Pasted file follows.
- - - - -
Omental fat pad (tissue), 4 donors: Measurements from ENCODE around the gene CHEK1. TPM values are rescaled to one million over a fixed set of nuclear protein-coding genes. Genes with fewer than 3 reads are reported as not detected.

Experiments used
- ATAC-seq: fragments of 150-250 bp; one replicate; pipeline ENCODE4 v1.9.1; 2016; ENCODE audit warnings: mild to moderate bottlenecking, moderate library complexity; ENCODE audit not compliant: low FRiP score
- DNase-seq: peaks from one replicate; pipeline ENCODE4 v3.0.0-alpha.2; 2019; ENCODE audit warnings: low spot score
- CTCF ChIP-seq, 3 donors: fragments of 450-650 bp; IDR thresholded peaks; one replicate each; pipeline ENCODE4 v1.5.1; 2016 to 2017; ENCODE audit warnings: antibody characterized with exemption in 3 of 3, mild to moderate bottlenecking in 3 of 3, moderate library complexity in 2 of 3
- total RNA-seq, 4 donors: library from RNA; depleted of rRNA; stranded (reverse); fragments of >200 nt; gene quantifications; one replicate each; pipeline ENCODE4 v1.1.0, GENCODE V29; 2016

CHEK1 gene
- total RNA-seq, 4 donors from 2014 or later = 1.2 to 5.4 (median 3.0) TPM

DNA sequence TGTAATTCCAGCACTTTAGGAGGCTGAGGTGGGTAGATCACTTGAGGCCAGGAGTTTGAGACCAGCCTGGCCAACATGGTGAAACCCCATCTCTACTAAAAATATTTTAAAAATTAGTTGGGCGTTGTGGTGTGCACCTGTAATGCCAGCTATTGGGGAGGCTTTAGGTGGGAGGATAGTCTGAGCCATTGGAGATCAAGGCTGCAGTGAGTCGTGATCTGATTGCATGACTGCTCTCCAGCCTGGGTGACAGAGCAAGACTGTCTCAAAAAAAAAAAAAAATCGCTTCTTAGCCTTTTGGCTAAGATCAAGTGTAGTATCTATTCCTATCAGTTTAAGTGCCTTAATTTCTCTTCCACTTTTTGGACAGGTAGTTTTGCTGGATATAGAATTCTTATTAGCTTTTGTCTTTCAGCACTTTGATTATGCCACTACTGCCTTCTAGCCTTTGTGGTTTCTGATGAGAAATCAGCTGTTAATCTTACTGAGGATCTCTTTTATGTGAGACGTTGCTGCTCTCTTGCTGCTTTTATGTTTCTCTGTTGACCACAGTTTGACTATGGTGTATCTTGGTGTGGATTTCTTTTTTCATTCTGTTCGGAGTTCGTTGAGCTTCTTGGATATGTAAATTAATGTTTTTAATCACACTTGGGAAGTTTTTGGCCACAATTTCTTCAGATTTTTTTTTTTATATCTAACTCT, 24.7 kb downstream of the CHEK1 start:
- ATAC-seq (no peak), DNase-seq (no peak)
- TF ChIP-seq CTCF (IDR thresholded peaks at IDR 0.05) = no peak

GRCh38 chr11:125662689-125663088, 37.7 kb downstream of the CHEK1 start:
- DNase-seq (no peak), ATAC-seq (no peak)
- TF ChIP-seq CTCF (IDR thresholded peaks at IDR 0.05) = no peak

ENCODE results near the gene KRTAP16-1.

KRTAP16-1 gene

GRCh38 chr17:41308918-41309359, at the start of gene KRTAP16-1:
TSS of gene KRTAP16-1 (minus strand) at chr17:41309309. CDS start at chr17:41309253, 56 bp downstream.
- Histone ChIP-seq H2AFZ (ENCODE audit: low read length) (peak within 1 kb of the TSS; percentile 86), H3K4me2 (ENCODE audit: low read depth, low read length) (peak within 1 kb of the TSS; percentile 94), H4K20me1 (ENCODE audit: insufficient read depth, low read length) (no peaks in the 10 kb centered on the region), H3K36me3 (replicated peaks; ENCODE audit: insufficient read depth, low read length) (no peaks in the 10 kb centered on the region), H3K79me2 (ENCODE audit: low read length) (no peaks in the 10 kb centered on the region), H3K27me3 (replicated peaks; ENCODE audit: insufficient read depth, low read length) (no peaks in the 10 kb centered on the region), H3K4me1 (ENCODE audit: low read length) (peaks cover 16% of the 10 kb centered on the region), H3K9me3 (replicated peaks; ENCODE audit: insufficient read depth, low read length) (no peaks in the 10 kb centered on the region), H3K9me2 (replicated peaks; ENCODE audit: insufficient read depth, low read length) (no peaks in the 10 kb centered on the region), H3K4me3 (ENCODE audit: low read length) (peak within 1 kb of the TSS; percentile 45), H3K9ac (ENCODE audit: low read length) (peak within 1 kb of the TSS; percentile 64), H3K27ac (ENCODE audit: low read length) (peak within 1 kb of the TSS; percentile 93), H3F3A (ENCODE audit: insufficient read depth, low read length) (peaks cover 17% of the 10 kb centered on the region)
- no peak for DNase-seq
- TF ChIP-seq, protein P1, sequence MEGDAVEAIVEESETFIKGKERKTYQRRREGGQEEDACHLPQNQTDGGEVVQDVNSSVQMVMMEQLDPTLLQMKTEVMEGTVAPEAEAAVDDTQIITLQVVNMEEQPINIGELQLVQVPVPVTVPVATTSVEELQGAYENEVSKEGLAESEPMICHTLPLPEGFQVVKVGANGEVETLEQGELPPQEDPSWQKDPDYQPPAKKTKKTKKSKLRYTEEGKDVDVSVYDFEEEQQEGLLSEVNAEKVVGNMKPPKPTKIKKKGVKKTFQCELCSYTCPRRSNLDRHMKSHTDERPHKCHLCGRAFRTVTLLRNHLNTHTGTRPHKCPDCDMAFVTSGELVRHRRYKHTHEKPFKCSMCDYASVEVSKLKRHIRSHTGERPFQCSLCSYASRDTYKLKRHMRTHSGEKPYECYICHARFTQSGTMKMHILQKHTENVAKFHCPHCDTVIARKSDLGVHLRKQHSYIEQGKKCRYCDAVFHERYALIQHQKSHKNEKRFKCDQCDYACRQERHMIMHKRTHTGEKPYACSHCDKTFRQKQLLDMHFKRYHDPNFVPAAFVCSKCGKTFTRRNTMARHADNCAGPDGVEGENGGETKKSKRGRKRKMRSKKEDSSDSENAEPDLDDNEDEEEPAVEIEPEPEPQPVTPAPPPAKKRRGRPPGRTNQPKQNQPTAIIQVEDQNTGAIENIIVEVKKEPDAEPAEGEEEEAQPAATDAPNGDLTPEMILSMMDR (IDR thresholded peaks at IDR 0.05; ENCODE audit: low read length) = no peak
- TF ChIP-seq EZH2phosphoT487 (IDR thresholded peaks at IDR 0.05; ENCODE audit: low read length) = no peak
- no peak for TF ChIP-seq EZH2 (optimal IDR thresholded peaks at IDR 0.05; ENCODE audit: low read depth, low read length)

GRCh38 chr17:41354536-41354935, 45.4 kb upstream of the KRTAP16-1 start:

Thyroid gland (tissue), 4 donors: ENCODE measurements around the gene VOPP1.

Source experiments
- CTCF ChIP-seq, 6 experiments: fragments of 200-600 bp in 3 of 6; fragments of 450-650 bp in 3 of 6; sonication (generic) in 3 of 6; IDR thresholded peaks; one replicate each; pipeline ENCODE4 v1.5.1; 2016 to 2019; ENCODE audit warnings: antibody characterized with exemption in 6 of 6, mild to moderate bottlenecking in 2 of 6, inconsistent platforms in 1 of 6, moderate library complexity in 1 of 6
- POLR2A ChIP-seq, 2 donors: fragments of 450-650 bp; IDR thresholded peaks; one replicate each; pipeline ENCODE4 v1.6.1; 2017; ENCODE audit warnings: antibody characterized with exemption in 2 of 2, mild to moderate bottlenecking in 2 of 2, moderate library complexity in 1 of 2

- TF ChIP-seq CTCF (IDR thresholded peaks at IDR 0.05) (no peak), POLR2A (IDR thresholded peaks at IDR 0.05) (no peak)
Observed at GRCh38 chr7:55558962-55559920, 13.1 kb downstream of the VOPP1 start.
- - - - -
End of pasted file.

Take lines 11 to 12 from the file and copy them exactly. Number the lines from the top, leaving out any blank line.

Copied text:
- TF ChIP-seq CTCF (IDR thresholded peaks at IDR 0.05) = no peak

GRCh38 chr11:125662689-125663088, 37.7 kb downstream of the CHEK1 start: